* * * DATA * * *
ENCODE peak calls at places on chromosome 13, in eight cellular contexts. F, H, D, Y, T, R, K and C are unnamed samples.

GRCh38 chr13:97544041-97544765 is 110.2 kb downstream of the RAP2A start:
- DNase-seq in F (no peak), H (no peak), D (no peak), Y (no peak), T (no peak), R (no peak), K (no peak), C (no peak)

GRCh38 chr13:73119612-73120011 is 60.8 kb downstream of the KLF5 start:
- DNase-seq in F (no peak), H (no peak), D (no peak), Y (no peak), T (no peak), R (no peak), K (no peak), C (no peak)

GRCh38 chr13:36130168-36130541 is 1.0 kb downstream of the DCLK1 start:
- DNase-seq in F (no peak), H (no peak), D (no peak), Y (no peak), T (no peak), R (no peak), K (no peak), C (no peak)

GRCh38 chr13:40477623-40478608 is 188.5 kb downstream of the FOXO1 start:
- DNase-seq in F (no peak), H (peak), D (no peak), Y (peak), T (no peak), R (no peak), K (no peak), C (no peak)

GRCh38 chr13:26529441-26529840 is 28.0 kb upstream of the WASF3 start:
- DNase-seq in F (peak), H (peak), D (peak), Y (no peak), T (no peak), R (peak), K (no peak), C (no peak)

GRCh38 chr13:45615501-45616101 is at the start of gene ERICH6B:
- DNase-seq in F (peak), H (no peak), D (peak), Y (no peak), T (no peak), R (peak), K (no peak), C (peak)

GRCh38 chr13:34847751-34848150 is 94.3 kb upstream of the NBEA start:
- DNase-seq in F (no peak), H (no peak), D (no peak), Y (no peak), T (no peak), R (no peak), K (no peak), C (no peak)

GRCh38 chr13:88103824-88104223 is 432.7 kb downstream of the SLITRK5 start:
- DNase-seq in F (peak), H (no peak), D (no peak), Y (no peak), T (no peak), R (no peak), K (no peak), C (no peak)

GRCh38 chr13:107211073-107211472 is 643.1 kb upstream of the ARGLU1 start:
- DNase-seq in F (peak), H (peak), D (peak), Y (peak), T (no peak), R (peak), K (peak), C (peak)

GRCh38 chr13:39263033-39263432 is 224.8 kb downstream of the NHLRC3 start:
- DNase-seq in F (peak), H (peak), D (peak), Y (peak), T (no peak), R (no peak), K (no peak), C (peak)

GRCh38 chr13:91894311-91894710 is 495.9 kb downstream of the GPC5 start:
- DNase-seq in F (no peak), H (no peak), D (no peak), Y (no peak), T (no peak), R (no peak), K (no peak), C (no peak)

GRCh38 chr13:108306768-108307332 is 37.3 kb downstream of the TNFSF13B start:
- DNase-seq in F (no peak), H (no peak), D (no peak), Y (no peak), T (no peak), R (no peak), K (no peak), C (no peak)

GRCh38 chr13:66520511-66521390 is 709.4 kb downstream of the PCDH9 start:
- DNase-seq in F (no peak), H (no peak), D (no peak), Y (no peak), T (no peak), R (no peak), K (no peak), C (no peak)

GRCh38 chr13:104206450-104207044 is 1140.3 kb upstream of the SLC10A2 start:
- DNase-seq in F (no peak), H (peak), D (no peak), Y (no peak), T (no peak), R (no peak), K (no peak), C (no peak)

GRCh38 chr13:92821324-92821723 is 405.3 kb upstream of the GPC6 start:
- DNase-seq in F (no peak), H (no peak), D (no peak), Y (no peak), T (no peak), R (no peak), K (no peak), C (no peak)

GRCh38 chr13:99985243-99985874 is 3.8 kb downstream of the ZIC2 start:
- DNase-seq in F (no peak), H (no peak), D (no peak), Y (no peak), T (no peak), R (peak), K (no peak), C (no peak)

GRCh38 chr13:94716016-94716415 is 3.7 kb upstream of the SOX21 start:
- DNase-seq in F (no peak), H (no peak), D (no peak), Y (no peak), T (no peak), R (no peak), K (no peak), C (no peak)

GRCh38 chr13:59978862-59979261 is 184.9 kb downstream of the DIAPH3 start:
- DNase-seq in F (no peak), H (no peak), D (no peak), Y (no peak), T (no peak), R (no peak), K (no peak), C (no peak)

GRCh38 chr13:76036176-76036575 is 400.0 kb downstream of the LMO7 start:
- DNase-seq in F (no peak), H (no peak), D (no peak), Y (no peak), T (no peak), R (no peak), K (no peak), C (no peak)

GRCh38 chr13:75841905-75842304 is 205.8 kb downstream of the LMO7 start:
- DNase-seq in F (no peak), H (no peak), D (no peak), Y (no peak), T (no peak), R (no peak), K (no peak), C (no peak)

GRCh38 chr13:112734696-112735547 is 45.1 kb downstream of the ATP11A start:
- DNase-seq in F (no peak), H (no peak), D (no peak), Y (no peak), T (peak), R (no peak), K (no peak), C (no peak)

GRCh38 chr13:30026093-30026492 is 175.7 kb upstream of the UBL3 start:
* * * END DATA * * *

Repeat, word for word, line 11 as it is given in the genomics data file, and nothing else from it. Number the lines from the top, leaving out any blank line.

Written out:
- DNase-seq in F (peak), H (peak), D (peak), Y (no peak), T (no peak), R (peak), K (no peak), C (no peak)